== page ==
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Sunday, August 30, 2015

Evelyn and Jerome Ackerman (Repost)

Evelyn (1924- ) and Jerome (1920- ) Ackerman are Los Angeles-based artists and designers whose 50-year collaborative partnership has resulted in a body of work that is representative of the California Modernism movement.

The couple received separate studio training. Evelyn studied painting and drawing at the University of Michigan, and, after transferring to Wayne University, she received her BFA and MFA there. She brought to this design marriage an eye for composition and color, as well as considerable artistic ability, as evidenced by her textiles, wood carvings, enamels and mosaics.

 Jerome enrolled in Wayne University in 1939 but did not complete his degree in art until he returned from service in the U. S. Air Force during World War II. He earned his MFA at Alfred University in 1952. He brought his talent as a ceramist to the partnership, as well as a keen business sense that promoted their studio output and limited production lines.

Perhaps unique to the Ackermans is their ability to move fluidly between abstract modernism and figurative stylization in their designs. This characteristic permeates all their work, but it is particularly apparent in their varied and prolific textile and ceramic production.

From and

(Technical issues resulted in search engine problems for almost two years' worth of my older posts, so I am reposting the ones I consider most informative. Though some of you have already viewed them, they will be new to others of you. Originally posted 10/10/2010)

Ceramic vessels by Jerome Ackerman, 1953-54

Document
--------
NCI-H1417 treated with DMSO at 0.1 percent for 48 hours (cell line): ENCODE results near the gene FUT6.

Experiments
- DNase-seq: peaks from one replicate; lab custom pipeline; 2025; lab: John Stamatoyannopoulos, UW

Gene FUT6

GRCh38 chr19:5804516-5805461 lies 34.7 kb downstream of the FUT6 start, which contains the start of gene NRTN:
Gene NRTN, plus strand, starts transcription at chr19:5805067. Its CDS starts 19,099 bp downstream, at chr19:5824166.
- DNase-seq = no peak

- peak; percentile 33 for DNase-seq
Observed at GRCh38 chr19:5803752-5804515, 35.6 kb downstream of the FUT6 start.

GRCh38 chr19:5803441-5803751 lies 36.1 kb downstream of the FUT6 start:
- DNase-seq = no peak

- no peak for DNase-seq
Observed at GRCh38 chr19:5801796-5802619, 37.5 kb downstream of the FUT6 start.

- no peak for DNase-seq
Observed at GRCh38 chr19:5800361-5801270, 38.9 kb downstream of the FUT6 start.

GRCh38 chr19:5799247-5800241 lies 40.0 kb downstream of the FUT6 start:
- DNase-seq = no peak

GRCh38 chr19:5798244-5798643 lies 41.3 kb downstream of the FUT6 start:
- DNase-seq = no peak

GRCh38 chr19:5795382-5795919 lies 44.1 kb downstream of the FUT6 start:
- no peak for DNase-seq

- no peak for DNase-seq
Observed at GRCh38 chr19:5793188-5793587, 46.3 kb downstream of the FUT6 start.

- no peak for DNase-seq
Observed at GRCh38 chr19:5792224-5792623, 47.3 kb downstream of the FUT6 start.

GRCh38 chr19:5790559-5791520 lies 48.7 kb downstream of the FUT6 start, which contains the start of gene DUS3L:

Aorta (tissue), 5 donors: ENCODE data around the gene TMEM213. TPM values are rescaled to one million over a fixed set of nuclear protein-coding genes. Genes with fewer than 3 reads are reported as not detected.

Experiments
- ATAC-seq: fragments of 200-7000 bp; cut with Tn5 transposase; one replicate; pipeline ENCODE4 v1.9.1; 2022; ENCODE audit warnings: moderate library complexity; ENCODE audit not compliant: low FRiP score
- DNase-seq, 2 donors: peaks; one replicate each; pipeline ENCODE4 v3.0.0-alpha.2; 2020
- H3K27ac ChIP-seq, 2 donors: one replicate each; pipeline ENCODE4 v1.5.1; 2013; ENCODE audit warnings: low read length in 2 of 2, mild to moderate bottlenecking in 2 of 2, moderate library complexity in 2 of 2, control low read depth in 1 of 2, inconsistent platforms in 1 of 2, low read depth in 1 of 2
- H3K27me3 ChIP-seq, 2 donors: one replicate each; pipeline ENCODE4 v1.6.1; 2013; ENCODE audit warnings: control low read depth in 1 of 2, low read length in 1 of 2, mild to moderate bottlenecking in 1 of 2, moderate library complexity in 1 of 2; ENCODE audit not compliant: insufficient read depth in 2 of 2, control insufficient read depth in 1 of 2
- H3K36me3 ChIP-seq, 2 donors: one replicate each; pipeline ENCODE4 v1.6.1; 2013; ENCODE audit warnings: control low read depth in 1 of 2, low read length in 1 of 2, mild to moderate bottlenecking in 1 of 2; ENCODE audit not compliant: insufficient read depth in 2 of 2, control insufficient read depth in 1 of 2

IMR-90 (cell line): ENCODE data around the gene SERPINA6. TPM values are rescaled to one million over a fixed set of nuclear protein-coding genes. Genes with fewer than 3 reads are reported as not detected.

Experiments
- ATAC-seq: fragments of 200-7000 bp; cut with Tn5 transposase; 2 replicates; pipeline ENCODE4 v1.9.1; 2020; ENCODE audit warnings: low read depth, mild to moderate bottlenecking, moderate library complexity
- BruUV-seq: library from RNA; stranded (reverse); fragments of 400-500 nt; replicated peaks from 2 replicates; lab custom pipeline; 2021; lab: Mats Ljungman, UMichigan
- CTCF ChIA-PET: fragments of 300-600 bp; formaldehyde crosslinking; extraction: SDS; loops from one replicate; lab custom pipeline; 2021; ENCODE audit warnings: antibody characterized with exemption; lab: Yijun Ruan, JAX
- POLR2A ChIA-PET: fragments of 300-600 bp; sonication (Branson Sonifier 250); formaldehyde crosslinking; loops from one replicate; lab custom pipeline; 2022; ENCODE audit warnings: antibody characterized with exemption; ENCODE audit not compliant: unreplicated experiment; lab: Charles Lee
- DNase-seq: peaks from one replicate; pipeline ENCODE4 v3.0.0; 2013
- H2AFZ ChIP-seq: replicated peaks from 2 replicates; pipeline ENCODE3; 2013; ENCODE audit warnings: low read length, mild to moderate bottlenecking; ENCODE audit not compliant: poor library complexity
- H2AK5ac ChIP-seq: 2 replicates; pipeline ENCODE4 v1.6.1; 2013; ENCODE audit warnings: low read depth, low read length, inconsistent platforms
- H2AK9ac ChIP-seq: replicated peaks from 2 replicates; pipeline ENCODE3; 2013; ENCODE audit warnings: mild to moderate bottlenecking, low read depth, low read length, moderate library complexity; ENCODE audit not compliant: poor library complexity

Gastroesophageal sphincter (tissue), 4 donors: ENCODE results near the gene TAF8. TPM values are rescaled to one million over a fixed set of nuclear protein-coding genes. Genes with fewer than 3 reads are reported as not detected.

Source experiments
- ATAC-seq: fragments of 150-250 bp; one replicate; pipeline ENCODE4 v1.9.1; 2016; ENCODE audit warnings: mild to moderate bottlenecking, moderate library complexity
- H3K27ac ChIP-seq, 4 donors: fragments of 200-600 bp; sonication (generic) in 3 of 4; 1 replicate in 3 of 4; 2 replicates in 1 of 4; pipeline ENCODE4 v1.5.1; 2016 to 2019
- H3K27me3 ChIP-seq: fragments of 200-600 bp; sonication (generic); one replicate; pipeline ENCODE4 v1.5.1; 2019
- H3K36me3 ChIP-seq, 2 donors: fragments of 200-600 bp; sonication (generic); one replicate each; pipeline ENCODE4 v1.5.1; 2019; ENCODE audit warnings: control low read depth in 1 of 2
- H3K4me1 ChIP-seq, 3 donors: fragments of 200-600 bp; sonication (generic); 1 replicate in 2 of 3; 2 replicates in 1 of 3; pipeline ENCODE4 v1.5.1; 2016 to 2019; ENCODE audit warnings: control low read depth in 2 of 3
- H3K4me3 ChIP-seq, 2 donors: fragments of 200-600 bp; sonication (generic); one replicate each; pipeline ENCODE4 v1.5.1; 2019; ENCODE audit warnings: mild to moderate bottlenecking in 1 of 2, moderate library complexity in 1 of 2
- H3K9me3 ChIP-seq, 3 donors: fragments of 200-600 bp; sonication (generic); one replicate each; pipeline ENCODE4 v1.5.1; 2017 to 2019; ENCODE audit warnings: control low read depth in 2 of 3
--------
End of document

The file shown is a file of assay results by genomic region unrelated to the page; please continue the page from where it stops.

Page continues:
These pieces were used as props in a brochure
 for Paul McCobb's Directional furniture group.

Woman vase by Jerome Ackerman, 1953

Striped Candy Tree by Evelyn Ackerman, 1968

Cats mosaic table by Evelyn Ackerman, 1954

St. George and the Dragon, bas-relief wall panel by Evelyn Ackerman, 1959

Young Warrior mosaic by Evelyn Ackerman, 1954

Herringbone stoneware bowl by Jerome Ackerman, 2003

Female Figures vase by Jerome Ackerman, 1953

Update: Evelyn Ackerman died on November 28, 2012.

The jewelry of Line Vautrin (Repost)

An earlier post about French designer Line Vautrin focused on her mirrors, which she called her "witches." She was also known for jewelry, boxes, powder compacts and other objects.

She started making gilt bronze jewelry at age 15 and selling it door-to-door. Already quite savvy about business, she sent out her invoices under her father's letterhead, because she was too young to own a company.

Her work was bold and dramatic, and it was often inscribed with the words of her favorite poets, prompting Vogue magazine to call her "The Poetess of Metal."

She was a prolific artist, setting a goal for herself of one object each day.

From, and

(Technical issues resulted in search engine problems for almost two years' worth of my older posts, so I am reposting the ones I consider most informative. Though some of you have already viewed them, they will be new to others of you. Originally posted 10/6/2013)

C'est la vie bracelet

Icare bracelet

Les arrondissements de Paris bracelet

Vertebres necklace

Le furet necklace

Petit poisson deviendra grand necklace
Les cœurs de Paris earrings

O comme oreilles earrings

Le Métro belt

Drapé powder compact

De la poudre powder compact

Le jour et la nuit powder compact

Drapé  frangé  cigarette box

La mer cigar box

In the 1973 photo below, Vautrin poses in front of one of  her folding screens. She is holding a Talosel sculpture with metal inlays. On her right is a Talosel egg inlayed with mirrors.